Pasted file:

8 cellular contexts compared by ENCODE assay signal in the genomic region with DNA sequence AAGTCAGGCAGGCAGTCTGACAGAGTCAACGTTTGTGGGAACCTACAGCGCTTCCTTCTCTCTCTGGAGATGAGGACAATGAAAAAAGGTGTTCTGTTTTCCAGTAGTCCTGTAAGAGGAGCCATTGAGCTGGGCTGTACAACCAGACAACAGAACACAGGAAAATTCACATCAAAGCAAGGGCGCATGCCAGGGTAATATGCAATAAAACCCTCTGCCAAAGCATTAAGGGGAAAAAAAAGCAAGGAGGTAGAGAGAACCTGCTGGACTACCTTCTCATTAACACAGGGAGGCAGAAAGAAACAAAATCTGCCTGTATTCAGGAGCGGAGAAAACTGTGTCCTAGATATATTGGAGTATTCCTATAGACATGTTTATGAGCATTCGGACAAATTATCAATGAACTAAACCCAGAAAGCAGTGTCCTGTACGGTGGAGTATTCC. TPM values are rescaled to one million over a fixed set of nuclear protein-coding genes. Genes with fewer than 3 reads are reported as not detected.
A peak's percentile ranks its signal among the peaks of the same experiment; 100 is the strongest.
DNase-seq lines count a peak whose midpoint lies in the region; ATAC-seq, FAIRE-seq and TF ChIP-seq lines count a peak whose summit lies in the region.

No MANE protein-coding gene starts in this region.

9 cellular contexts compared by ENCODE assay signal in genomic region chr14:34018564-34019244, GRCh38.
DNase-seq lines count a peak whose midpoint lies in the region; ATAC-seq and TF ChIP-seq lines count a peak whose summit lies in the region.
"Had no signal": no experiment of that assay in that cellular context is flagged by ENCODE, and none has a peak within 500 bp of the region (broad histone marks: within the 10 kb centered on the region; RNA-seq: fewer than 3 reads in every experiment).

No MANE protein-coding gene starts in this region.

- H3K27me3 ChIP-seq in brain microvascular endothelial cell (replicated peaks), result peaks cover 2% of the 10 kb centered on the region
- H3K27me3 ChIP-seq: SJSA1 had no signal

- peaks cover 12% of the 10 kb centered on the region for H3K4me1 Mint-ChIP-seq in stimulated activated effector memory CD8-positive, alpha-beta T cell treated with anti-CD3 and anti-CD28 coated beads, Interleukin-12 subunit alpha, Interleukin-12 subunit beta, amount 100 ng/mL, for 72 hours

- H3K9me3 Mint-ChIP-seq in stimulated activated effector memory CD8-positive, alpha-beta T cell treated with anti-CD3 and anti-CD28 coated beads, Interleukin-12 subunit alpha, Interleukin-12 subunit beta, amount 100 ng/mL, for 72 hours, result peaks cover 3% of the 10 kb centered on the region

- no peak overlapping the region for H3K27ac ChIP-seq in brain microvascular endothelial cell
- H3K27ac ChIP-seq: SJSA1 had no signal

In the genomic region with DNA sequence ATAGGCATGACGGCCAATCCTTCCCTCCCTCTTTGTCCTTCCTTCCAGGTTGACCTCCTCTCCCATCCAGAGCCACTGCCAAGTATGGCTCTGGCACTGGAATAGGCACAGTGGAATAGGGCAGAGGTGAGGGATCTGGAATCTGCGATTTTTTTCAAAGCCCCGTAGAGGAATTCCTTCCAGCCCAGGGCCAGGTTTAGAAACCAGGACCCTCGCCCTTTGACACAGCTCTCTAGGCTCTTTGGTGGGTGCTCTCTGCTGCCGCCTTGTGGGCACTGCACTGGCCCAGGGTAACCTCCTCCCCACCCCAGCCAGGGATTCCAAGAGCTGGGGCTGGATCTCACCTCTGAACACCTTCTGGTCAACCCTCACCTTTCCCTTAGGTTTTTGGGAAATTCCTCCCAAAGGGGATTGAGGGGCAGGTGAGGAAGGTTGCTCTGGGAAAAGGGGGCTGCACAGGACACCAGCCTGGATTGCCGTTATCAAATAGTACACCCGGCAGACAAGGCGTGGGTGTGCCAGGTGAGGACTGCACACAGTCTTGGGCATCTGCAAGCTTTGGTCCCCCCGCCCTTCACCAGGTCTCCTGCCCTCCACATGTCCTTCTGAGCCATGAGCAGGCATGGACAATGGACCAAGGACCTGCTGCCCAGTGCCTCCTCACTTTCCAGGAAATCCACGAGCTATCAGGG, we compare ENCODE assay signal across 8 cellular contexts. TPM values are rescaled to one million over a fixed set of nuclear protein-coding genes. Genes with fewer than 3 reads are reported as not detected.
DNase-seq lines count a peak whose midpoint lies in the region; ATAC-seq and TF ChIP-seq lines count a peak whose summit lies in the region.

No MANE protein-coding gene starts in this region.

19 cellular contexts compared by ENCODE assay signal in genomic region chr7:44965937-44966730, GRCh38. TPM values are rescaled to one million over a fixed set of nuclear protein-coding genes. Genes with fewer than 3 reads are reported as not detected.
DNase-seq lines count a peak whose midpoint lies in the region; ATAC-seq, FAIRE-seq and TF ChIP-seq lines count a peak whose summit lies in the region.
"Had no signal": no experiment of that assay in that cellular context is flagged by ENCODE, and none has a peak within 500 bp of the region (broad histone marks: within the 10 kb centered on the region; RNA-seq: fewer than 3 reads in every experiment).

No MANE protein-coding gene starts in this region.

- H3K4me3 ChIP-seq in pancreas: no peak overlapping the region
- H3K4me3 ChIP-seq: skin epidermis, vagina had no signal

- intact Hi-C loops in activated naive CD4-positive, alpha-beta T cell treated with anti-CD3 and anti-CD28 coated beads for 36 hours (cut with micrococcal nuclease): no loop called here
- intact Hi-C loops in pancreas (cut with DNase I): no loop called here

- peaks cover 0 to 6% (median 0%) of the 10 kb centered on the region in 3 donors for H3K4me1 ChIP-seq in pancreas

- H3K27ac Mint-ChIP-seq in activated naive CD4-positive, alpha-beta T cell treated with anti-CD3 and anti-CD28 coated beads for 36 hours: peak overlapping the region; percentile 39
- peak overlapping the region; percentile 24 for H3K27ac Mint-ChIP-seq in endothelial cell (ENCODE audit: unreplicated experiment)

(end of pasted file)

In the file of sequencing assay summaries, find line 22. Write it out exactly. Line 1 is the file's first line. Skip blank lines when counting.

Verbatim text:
- H3K4me3 ChIP-seq in pancreas: no peak overlapping the region